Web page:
The Purge

After the fall of Bo Xilai, will the much more powerful Zhou Yongkang survive?

The five-day trial of disgraced Chinese politician Bo Xilai for bribery, embezzlement, and abuse of power ended on August 26 with a command performance from the man who, with his extremely public downfall in early 2012, tore a hole in the Communist Party's façade of unity. Despite Bo's virtuoso showing, where he managed to portray himself as competent and sympathetic, the ink has mostly dried on his fate. The court will announce the verdict any day now, according to the state-run broadcaster China Central Television, and Bo is almost certain to be found guilty. But he's not the only one brought low. Many of his supporters in the Communist Party and the military are thought to have been purged. The biggest remaining question of the Bo affair is what will happen to Zhou Yongkang, the feared former security chief who former New York Times Beijing correspondent Nicholas Kristof once described as "a man who brightens any room by leaving it." Now, the net may be closing in on him: On Sunday, the Communist Party announced an investigation into Jiang Jiemin, a senior official in charge of state-owned companies and a protégé of Zhou's, in a move many see as further encroaching on Zhou himself. Bo's public downfall was shocking; Zhou's would be unprecedented.

Zhou oversaw China's security forces and law enforcement institutions from 2007 to 2012, and was widely reported to have been the only top Chinese official to argue against removing Bo from the elite decision-making body, the Politburo. The organization Zhou ran, the Central Politics and Law Commission, might have asked Bo to cover up the defection of his former police chief Wang Lijun, according to The New York Times. Zhou became increasingly influential as ethnic riots broke out in Tibet in 2008, and in the restive region of Xinjiang in 2009. Beijing was convinced of the importance of maintaining social stability. As the budget on domestic security kept growing -- in 2012 it reached $111 billion, nearly $5 billion higher than the entire official military budget --- so did Zhou's power.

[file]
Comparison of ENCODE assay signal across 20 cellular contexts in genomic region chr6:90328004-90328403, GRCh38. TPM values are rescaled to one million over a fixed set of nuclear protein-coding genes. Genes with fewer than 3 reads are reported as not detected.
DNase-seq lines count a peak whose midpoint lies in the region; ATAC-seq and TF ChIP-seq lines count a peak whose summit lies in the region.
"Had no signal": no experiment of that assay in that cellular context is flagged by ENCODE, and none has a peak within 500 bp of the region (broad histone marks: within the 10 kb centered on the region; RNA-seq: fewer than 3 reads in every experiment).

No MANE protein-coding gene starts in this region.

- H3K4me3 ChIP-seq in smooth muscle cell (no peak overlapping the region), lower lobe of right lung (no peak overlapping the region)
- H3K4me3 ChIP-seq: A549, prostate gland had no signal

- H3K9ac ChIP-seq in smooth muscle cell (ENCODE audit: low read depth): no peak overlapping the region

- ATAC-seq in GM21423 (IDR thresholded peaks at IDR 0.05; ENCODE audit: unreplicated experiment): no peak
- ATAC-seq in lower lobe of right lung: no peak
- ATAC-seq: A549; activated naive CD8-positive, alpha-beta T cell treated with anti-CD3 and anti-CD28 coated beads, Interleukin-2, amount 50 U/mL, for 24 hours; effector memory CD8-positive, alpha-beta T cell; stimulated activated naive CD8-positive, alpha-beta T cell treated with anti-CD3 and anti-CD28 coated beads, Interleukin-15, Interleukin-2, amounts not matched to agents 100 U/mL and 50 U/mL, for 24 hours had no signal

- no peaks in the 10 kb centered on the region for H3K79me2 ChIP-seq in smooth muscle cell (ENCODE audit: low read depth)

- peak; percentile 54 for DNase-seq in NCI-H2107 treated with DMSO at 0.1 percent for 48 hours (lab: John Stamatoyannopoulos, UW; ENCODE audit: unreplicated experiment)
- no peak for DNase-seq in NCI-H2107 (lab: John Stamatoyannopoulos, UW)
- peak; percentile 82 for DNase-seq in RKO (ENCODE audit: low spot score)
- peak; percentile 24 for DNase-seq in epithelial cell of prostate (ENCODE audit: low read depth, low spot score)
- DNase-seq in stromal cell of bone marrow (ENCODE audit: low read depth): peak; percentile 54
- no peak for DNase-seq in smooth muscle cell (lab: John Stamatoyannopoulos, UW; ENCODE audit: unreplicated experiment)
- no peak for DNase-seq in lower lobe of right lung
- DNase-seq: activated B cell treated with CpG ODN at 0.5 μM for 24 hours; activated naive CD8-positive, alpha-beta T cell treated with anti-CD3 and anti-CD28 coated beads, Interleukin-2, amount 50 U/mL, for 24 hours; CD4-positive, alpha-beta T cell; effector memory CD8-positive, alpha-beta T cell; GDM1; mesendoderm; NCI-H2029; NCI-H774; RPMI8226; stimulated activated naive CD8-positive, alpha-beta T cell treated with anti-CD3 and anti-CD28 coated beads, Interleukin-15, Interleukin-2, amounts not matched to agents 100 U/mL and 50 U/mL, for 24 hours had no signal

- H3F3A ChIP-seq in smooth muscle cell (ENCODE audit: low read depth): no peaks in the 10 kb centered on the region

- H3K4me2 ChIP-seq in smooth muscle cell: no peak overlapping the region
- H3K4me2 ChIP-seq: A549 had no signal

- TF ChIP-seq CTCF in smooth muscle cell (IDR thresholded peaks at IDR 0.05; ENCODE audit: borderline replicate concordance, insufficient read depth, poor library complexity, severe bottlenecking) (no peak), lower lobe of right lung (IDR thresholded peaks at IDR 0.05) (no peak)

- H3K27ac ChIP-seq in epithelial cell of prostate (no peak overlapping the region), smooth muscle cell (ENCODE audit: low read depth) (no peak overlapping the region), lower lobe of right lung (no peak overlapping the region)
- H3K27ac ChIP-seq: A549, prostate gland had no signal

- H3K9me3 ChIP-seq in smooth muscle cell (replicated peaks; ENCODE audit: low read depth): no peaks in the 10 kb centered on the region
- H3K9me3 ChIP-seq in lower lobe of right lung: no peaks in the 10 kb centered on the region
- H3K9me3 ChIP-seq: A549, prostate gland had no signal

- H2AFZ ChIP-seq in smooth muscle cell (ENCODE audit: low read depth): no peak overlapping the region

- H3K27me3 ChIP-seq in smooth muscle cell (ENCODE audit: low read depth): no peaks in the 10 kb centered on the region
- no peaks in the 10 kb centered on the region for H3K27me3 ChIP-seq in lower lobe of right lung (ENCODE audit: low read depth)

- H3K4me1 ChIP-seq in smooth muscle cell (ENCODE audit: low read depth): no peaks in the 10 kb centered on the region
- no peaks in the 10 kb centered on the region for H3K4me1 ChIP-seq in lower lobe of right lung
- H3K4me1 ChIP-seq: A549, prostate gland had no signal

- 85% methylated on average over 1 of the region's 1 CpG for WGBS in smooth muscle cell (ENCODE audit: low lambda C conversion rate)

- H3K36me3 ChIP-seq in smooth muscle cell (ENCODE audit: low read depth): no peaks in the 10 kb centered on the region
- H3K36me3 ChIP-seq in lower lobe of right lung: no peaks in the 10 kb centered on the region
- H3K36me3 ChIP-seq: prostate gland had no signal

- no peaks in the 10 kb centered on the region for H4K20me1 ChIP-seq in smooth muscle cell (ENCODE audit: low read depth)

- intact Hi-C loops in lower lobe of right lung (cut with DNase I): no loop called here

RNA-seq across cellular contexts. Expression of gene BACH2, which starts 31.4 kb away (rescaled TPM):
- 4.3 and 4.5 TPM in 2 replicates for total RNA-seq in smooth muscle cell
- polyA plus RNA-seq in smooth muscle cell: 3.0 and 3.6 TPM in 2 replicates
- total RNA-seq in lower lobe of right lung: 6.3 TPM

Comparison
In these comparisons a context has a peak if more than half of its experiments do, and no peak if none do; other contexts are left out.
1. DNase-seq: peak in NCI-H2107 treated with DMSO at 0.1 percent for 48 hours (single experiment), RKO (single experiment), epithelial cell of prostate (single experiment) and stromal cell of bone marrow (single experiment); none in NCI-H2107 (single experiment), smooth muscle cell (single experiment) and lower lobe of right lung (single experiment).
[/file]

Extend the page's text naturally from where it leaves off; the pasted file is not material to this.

Zhou, who oversaw China's immense security state, was like a Chinese Dick Cheney; the power behind the throne, said a Western academic familiar with the matter. He also said that former FBI director J. Edgar Hoover, a man known for his extensive surveillance network, "might have had" Zhou's reach. Officially, Zhou was the least powerful of the nine-member Standing Committee, the elite subgroup within the Politburo. But when I spoke with this academic in 2010, Zhou was probably the third most powerful man in China, behind President Hu Jintao and Premier Wen Jiabao, exponentially more influential than Bo.

The 73-year-old Zhou reportedly liked to show his power by feats of physical strength. "When he'd go places for investigation, he'd do like 50 or 100 push-ups" in front of others, said a Chinese academic who lives overseas and is familiar with elite politics. In August 2007, 2 months before he ascended to the Standing Committee, Zhou visited a police station in south China's Yunnan province. He surprised onlookers by doing "10 sit-ups in one breath," after which everyone "spontaneously burst into applause," according to China News Service, a state-run news agency.